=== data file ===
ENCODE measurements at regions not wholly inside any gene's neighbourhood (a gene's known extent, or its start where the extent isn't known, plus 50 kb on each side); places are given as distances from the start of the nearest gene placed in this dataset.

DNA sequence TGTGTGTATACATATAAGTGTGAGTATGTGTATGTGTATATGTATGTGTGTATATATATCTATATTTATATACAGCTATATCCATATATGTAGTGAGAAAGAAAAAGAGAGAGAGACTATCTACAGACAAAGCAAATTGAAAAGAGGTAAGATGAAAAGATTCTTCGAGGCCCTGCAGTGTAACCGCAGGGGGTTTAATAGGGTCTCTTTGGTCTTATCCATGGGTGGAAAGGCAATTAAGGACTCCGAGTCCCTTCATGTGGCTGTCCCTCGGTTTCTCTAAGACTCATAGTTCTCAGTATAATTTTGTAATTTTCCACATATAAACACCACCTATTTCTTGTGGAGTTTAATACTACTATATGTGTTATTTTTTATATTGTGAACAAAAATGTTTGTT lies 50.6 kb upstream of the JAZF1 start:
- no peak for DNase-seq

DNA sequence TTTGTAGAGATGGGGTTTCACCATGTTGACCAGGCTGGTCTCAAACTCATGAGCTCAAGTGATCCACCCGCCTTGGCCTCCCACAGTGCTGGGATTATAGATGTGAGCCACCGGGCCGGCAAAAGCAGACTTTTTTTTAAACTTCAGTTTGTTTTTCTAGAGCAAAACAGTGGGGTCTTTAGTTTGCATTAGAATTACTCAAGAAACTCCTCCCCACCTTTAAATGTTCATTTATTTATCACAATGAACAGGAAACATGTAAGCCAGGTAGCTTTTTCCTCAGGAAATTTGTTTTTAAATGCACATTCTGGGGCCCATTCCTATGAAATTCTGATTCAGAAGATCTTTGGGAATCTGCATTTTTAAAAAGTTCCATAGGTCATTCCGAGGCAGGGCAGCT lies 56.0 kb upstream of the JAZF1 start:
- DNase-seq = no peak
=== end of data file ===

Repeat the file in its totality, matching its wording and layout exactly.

ENCODE measurements at regions not wholly inside any gene's neighbourhood (a gene's known extent, or its start where the extent isn't known, plus 50 kb on each side); places are given as distances from the start of the nearest gene placed in this dataset.

DNA sequence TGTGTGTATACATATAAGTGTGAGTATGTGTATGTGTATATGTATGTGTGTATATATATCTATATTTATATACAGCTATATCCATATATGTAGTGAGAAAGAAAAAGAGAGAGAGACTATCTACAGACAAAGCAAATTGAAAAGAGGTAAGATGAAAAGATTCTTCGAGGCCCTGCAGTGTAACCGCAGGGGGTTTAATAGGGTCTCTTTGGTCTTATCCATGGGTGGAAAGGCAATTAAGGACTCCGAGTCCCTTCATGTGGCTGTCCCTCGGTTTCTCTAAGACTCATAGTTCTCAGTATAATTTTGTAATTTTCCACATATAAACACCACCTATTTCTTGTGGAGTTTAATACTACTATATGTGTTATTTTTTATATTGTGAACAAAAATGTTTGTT lies 50.6 kb upstream of the JAZF1 start:
- no peak for DNase-seq

DNA sequence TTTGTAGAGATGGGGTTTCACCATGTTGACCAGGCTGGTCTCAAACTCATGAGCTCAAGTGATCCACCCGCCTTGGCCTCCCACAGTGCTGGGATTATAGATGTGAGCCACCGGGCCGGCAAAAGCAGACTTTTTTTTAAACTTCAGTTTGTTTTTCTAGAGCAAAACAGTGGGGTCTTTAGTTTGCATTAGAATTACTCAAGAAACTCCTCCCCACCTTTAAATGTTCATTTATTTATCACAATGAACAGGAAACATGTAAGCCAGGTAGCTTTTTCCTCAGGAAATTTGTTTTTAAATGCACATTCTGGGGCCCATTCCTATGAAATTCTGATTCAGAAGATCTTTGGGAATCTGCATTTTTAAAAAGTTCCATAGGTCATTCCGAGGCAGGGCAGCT lies 56.0 kb upstream of the JAZF1 start:
- DNase-seq = no peak